As Jesus and God's messengers have stayed put to the movement of God's Spirit, we are told to choose willingly and remain faithfully in the ark of God's covenantal love and Spirit wherever our life situates us. Noah and his family, for instance, have been saved from deluge by staying in the ark (Gen. 9:8–15). Like them, we will be saved and reach our victory if we too stay inside the ark of the covenant. Our God is proclaimed in the Bible as the guaranteed covenant partner to humans. He has always desired to build his relationship with us through a covenant of love. The OT ark of the covenant is the symbol of such love-based relationship. As Jesus has always been led by the Spirit, even to the desert encounters, the Spirit wants us to be led to enter freely and stay firmly inside the ark that Jesus has built for us, the church (1 Pet. 3:18–22).
Also, the Spirit summons us to believe in the Gospel of Jesus and follow it faithfully. As soon as Jesus has come out of the desert and from a hidden life to a public one, he has preached the first sermon on the belief in the Gospel. According to his Gospel, the kingdom of victory is sure and within reach. It is also within us. Especially after our baptism, the kingdom established by God within us at our creation has become solid and enterprising. We turn out to be the moving ark built on God's covenant, in which we offer accommodation, shelter, and — if need be — our very life. Thus, we should feel fulfilled and satisfied at every moment of our Christian life. We shouldn't be doubtful of the authenticity of the Gospel we believe in or the ark we stay in. The Gospel of Jesus is the one and only Gospel of fulfillment in human life, and the church of Jesus is the only place which can be called "the ark of fulfillment." It is where we can find our safety and security, plus great strength, to win our battle against evils.(Continues…)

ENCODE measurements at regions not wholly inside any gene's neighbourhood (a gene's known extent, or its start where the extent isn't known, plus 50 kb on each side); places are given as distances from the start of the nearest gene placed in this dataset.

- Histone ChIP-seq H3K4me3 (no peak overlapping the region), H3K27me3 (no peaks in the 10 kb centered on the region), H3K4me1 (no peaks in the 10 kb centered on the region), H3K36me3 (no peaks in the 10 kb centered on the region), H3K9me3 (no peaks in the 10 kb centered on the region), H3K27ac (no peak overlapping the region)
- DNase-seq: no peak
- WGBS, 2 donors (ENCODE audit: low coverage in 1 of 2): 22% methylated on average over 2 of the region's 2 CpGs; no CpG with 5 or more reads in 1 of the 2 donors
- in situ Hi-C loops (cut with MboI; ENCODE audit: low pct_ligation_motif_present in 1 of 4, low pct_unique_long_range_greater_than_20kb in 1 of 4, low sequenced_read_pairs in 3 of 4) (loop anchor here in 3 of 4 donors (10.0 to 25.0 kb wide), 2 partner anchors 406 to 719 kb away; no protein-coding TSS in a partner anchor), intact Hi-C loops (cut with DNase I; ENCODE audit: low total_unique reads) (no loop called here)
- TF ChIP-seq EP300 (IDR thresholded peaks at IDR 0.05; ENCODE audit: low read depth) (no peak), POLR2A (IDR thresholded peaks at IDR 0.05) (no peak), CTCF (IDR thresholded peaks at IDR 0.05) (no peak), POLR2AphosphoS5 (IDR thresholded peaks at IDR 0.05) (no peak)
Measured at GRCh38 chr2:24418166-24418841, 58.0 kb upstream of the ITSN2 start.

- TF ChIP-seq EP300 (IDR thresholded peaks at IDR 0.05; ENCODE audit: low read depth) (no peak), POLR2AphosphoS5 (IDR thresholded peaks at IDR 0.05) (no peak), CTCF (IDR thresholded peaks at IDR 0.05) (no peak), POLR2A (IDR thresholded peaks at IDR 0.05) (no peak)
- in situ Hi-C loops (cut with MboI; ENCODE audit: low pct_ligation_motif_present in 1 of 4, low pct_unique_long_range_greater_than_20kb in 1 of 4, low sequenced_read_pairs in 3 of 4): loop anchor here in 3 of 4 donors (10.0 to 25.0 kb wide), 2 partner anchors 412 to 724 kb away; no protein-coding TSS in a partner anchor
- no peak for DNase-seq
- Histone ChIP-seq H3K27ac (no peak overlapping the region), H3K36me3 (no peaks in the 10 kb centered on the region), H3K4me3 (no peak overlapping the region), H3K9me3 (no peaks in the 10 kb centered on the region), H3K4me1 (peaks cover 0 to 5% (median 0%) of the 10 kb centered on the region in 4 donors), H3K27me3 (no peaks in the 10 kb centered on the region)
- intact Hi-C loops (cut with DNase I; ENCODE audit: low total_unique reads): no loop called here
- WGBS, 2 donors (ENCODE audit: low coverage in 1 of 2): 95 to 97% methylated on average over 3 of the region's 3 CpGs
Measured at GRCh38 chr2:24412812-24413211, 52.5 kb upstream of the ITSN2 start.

Excerpted from "Living Faith Daily In spirit and In Truth"
Copyright © 2019 Rev. Benjamin A. Vima.
Excerpted by permission of Trafford Publishing.
All rights reserved. No part of this excerpt may be reproduced or reprinted without permission in writing from the publisher.
Excerpts are provided by Dial-A-Book Inc. solely for the personal use of visitors to this web site.
Table of Contents
CHAPTER I Begin the Day with Trust to Shove off "Starting Troubles", 1,
CHAPTER II Continue the Day Waiting as if an Advent Day, 25,
CHAPTER III Keep Your Spirit Attuned and Retuned to God through the Day, 43,
CHAPTER IV Never Lose Inner Joy in the Day's Drudgeries, 59,
CHAPTER V Stay Put All Day Carrying the Cross of Love, 77,
CHAPTER VI Keep Eyes Fixed on "Whoabouts" and "Whatabouts" of Jesus, 109,
CHAPTER VII Never Lose Sight of Your Personal "Who Is Who" Details, 143,
CHAPTER VIII Walk the Walk of the Master through the Day, 211,
CHAPTER IX At End of the Day, Rest in the Peace of Christ, Our Life's Climax, 405,